The plot of the film was straightforward: a beautiful but poor girl marries an ugly but rich husband. Yet the husband also happens to be impotent, and the girl escapes to her father’s home, where she runs naked through a field and skinny dips, bumping into a hot young engineer who can give her what her husband can’t. (Namely: hot, hot sex. Clip below is NSFW.)

All the art cinema stuff (dropping of pearls, fluttering of fingers) obscures the narrative a bit (what, exactly, is he doing to her?) but I usually hold old sexy-time footage to a sort of relative scale, given what they could and could not show, but this! This is the real deal. And oh, look! Someone has already made you a sweet masturbatory collage!

You can imagine the scandal, even for a European art film. Here was a desiring woman—a woman actually getting off and reveling in it—and doing so while cheating on her husband. Which is why, when censors took to the film, the first thing they demanded was some sort of clumsy insertion of a marriage before said ecstasy took place. The version that America received had a weird voiceover, kind of like the sort of thing that you get when you try to illegally download something, that just repeated something convincing like, “I’M SO HAPPY WE’RE MARRIED! WOO HOO, WE’RE MARRIED!—YES, MARRIED!” to a confused audience.

Censored or uncensored, this orgasming girl was a sensation. As would later become clear, she had no idea that the film would turn out as “naughty” as it did—but she also had no compunction about parlaying her newfound notoriety into new gigs. She appeared in famed director Max Reinhardt’s new play, The Weaker Sex, and toured Europe to even greater renown.

To much of Europe, Lamarr became known as “The Ecstasy Girl”—and she had also attracted the devout attention of an older, very wealthy, very connected man. When Fritz Mandl first saw Lamarr onscreen, he was in his early thirties and already one of the top four munitions dealers in all of Europe. And once he saw Lamarr, he had to have her. He attended the opening night of The Weaker Sex, asked a mutual friend for an introduction, and negotiated (for lack of a better word) a wedding.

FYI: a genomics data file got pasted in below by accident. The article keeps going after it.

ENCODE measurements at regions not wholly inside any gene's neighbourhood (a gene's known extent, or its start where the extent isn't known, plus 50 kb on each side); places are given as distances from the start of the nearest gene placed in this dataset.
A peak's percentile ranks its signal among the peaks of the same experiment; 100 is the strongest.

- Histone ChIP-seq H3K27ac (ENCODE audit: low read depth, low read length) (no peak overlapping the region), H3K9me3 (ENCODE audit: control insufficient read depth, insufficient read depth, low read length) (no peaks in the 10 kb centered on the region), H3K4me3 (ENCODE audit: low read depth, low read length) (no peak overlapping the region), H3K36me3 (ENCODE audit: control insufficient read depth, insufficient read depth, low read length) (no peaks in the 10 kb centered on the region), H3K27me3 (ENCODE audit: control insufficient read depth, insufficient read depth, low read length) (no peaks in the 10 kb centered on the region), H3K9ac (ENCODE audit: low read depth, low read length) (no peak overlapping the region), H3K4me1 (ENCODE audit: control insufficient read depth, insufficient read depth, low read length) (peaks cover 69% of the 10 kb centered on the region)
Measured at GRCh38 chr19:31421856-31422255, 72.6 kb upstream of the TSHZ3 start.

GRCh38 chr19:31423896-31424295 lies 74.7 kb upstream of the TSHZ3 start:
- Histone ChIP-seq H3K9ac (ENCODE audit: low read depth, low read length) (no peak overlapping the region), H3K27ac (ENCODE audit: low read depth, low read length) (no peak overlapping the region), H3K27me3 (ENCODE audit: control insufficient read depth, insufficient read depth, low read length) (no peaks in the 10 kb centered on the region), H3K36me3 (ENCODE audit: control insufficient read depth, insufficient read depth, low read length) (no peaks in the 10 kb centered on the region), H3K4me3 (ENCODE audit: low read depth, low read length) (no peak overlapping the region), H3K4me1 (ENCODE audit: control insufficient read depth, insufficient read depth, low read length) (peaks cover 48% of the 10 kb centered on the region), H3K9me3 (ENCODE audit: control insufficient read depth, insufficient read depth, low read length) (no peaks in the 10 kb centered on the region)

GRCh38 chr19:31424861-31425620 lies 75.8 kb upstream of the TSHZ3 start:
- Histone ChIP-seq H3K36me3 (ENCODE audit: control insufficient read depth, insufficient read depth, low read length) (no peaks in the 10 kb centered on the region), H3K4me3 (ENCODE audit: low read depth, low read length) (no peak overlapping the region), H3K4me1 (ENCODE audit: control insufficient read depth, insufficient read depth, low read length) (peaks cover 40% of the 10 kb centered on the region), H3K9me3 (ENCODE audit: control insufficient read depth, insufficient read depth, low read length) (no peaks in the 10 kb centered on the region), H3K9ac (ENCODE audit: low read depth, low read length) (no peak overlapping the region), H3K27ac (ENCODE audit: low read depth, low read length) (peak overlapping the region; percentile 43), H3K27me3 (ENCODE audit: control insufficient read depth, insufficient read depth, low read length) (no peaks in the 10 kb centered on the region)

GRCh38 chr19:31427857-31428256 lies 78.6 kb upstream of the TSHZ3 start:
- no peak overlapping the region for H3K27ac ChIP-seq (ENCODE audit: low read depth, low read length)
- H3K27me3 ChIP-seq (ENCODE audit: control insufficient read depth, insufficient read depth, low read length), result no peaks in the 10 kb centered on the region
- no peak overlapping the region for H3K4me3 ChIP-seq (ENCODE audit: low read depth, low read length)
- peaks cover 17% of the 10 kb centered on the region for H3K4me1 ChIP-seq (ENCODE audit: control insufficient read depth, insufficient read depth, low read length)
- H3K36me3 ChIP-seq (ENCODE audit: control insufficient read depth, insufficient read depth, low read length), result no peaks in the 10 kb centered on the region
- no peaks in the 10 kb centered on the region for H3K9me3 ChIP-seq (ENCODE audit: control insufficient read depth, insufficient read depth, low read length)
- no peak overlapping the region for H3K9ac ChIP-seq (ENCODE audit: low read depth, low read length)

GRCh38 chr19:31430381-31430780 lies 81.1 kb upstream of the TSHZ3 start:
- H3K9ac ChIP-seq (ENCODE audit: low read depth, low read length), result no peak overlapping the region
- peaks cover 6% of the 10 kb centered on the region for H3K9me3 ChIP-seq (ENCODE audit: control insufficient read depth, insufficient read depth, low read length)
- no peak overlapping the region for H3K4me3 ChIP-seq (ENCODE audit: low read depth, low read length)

According to Lamarr’s account of the marriage, broadly reproduced after her arrival in Hollywood, Mandl treated Lamarr like any of his other fine, expensive possessions. He would hold court in Vienna, hosting lavish parties that included a who’s who of European society. Lamarr’s task: look pretty, wear jewels, and talk very little. “He always treated me like a doll,” Lamarr reported. “I had to spend all my time giving and going to parties, wearing smart clothes, taking pleasure trips to Switzerland, North Africa, the Riviera…”

The deal sounds OK to a writer still saddled with grad school miserliness, but I guess the presence of all of the Fascist leaders of Europe at the dinner table might spoil things a bit. Can you imagine? Mussolini one night, Hitler another. There must have been lots of idle chatter about world domination.

Lamarr wanted out, but Mandl exercised firm control over her every doing. He was so jealous that he bought and destroyed every print of Ecstasy he could find, searching as far as New Zealand and Japan for any evidence of his wife’s orgasming body. But prints kept popping up—in part because the savvy studio kept making them, knowing Mandl would pay—forcing Mandl to cut a deal: he put down a huge sum for the original print, and the studio promised to never produce another copy.

Clearly, Mandl couldn’t track down every print, but his search underlines the type of control he was able to leverage. When he went out of town, he sent Lamarr to the country home so she could not escape; when she asked for a creative outlet (books, painting, acting), he gave her furs and told her to hush. She could not so much as smile at a guest without inciting his anger; he insisted that she never laugh, lest she look undignified.

Lamarr was trapped, quite literally, in a castle. She tried to escape twice, but was foiled both times. She begged Max Reinhardt for help, but he couldn’t risk it. But Lamarr was clever: she began charging up all of their credit in the Viennese shops, so flagrantly that Mandl had to cut off the accounts and give her cash, which she began to stow away.

At this point, Lamarr either a.) fled with her maid to Paris in the dead of night or b.) drugged her maid, took her costume, and fled to Paris in the dead of night or c.) hid in a whore house, where she was nearly discovered, but instead had sex with a john and stayed safe. It’s hard to know what really happened—some of the details are culled from her memoir, whose publishers she sued for libel (don’t worry, WE’LL GET THERE)—and she might have just walked out the front door and onto the train.